Summertime and the suspicion comes easy
A NEW series of Alfred Hitchcock’s classic movies on Saturday nights is introduced by cinema stalwart and one of this newspaper’s film critics, David Stratton, who qualifies for classic status himself after 20 years on television talking about films.
First up is Rear Window. The softened, time- worn Technicolor adds another dimension to this 1954 mystery thriller set in New York. Photojournalist L. B. Jefferies ( James Stewart), known as Jeff, is laid up in his small apartment with a broken leg plastered from hip to toe.
Bored out of his skull, the usually adventurous war correspondent has been amusing himself by watching his neighbours through their apartment block windows and in their yards.
It’s high summer in the city, hotter than a match head, and the closely packed New Yorkers are sleeping on balconies, walking around in their underwear, just going about their business, unaware that Jeff keeps tabs on them all through his trusty binoculars and telephoto lens.
Outside his window he finds life’s rich tapestry: unhappy singleton Miss Lonelyheart, the semi- naked dancer Miss Torso, a bohemian songwriter, old married couples, and the Thorwalds, an invalid wife and her unhappy husband.
Jeff’s principal companions are his nurse, Stella, who gives him physical rubdowns and emotional pep talks, and his girlfriend, socialite Lisa Carol Fremont ( Grace Kelly). Lisa really wants to marry Jeff, although they are chalk and cheese, but she is one determined woman with steel under her chiffon dresses. She proves her bravery when Jeff becomes convinced that Thorwald has murdered his wife.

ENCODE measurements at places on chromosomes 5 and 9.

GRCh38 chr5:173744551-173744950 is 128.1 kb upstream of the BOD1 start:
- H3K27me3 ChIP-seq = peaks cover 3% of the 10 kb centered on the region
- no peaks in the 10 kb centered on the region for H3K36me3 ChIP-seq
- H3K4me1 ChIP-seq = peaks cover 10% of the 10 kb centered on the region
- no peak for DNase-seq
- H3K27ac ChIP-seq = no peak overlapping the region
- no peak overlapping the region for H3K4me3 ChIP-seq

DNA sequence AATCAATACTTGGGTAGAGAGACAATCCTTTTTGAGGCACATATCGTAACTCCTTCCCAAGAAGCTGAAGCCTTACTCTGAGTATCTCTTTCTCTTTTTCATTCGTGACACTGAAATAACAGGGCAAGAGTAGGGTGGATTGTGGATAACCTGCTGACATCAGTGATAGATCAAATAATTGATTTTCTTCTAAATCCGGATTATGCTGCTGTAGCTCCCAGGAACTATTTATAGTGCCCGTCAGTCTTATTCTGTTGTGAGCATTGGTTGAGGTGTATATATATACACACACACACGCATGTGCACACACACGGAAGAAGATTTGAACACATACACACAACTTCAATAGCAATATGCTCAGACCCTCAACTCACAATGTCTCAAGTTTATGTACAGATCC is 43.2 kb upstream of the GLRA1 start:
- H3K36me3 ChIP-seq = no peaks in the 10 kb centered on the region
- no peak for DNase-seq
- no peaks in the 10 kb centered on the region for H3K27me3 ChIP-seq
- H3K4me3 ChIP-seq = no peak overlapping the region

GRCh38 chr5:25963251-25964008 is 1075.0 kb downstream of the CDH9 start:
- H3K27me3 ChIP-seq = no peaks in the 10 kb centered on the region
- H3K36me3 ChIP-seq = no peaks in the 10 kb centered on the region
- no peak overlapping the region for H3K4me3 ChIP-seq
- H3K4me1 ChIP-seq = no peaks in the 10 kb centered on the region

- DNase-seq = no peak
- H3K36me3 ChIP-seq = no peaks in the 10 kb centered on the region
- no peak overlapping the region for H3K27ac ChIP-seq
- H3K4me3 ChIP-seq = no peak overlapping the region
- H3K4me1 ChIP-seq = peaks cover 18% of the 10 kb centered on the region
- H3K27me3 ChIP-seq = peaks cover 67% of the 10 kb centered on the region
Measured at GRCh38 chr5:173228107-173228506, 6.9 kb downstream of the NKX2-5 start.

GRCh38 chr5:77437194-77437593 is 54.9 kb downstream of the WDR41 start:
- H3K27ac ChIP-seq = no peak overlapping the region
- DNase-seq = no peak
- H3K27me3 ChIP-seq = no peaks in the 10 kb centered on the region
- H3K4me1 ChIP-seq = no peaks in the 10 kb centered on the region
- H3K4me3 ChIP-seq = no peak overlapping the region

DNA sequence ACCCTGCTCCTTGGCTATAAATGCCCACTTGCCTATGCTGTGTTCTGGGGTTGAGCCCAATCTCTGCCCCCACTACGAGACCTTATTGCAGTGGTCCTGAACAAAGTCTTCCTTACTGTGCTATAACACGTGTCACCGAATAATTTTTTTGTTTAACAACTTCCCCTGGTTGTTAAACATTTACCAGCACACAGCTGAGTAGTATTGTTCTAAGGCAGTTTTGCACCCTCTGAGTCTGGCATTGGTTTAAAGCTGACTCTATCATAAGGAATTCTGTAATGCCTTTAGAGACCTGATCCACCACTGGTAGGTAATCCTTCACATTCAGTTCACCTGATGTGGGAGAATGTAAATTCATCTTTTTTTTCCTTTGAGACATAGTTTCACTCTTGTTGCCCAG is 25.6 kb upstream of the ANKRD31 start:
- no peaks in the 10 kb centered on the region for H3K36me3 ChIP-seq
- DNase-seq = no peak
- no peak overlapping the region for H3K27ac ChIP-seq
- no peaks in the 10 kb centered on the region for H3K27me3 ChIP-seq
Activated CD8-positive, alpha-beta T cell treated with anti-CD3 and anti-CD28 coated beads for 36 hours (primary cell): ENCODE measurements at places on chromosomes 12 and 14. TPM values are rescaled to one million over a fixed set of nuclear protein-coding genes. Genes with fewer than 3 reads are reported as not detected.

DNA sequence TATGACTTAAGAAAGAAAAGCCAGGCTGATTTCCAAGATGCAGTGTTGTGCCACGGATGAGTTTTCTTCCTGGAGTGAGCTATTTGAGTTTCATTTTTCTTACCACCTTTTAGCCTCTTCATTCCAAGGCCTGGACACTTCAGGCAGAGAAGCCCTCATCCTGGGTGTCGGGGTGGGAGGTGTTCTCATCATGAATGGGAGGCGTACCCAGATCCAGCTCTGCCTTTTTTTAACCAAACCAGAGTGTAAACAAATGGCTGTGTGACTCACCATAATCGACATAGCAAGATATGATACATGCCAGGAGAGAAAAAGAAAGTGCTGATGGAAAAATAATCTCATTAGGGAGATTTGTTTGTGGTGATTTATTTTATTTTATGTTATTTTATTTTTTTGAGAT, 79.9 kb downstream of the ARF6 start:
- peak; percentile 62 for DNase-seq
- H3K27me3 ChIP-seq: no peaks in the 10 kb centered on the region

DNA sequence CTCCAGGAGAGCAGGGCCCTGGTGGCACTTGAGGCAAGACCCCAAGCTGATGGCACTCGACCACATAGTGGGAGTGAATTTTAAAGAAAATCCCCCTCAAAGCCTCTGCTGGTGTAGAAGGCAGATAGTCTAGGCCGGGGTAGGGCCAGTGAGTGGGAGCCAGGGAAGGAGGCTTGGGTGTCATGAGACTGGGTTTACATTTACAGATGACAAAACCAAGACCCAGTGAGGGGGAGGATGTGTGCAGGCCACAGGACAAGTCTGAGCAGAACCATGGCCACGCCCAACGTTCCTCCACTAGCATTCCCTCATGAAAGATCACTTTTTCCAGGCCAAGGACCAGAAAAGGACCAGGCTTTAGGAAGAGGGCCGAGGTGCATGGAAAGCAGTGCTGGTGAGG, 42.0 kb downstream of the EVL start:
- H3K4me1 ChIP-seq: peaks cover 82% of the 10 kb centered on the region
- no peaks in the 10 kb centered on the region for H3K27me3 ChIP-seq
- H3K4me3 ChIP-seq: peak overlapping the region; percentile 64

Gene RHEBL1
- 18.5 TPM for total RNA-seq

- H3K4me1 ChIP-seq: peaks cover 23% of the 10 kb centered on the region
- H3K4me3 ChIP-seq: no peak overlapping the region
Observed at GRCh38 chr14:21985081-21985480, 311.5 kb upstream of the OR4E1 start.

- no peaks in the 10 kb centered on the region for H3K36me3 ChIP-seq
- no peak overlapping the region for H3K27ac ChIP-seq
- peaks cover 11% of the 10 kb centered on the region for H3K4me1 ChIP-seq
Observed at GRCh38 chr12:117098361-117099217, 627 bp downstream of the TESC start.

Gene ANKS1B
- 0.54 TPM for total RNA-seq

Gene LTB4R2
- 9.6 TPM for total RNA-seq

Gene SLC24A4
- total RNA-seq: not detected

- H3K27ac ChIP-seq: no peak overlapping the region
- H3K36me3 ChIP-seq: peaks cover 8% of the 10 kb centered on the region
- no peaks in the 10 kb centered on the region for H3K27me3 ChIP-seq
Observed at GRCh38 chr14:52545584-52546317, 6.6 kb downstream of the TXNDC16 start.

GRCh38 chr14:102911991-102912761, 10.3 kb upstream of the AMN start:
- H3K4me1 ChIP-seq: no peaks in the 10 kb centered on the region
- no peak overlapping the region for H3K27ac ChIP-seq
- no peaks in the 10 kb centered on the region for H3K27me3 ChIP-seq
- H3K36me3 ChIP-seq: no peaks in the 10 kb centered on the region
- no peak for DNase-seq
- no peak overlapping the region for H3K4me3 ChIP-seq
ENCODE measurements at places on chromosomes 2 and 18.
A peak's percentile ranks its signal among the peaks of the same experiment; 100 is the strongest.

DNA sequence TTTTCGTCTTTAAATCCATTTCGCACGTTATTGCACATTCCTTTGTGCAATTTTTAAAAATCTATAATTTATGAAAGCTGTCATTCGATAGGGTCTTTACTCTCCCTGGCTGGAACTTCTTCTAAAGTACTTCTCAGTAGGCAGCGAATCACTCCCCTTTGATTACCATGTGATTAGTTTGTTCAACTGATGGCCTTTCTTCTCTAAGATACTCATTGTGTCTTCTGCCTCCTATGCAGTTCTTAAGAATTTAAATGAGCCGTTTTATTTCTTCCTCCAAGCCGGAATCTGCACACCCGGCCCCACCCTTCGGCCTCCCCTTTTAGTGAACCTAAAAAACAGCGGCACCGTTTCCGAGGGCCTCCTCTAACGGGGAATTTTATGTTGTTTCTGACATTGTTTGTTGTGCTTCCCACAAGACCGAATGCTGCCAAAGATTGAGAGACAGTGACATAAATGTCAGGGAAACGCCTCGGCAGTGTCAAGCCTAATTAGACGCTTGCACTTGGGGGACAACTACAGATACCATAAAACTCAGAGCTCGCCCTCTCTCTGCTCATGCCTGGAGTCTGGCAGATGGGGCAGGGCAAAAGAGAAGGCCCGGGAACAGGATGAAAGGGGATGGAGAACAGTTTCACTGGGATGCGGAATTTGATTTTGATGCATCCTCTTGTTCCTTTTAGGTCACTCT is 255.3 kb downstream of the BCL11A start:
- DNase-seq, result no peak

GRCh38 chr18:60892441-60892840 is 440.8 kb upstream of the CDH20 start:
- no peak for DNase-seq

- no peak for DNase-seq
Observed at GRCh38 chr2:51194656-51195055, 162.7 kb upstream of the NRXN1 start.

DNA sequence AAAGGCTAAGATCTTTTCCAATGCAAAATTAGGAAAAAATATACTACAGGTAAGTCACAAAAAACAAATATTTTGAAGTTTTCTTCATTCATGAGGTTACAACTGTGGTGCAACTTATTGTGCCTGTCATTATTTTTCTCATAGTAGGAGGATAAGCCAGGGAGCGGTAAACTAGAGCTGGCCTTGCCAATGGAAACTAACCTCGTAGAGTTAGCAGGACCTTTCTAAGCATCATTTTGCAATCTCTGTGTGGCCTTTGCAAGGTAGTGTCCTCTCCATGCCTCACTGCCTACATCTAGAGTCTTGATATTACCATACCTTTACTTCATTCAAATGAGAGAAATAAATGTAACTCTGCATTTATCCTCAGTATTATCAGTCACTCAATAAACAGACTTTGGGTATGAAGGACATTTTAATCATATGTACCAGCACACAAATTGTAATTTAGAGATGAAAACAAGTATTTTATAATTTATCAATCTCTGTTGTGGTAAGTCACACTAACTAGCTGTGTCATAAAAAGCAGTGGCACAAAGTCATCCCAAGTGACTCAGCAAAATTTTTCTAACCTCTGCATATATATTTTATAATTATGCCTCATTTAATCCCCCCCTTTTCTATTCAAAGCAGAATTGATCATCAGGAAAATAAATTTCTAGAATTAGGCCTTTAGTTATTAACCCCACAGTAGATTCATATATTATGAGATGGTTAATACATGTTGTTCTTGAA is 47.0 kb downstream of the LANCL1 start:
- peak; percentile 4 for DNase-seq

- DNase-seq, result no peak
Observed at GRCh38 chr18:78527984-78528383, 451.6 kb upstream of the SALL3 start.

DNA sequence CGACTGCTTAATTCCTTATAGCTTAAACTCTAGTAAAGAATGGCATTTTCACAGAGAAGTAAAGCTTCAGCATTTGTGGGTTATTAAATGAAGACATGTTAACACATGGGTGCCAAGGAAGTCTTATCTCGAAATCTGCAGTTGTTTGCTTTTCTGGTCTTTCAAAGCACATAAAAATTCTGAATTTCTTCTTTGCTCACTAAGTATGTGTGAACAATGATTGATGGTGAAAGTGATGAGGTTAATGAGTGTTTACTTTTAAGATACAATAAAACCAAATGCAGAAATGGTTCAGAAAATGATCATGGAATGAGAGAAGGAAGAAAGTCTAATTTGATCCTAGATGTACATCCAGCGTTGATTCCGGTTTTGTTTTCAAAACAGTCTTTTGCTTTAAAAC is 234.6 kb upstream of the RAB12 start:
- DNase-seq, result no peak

Initially sceptical, Stella and Lisa go over to the neighbouring apartment block to investigate, while Jeff keeps watch over them. This is classic Hitchcock: suspenseful, with wry humour overcoming sentiment, and a plot full of unexpected twists.
The cast, as always in a Hitchcock film, is perfect. The weird old English director adored his blonde stars: here the camera lingers on Kelly as Lisa, dressed in exquisite couture. Thelma Ritter is the heart- of- gold, face- like- abattleaxe nurse Stella. As Thorwald, Raymond Burr skulks in and out, bad tempered and suitably enigmatic.
Did he or didn’t he? Watch and find out.
Revisiting Rear Window is a fine way to spend a lazy Saturday night. For those too young to have seen it first, second or 20th time around, the recent Shia LaBeouf film Disturbia pays homage; in fact the producers are being sued in Manhattan for paying a little too much homage.
Coming up in the weeks ahead: Stratton introduces The Man Who Knew Too Much, Suspicion, Vertigo
James Stewart and Grace Kelly in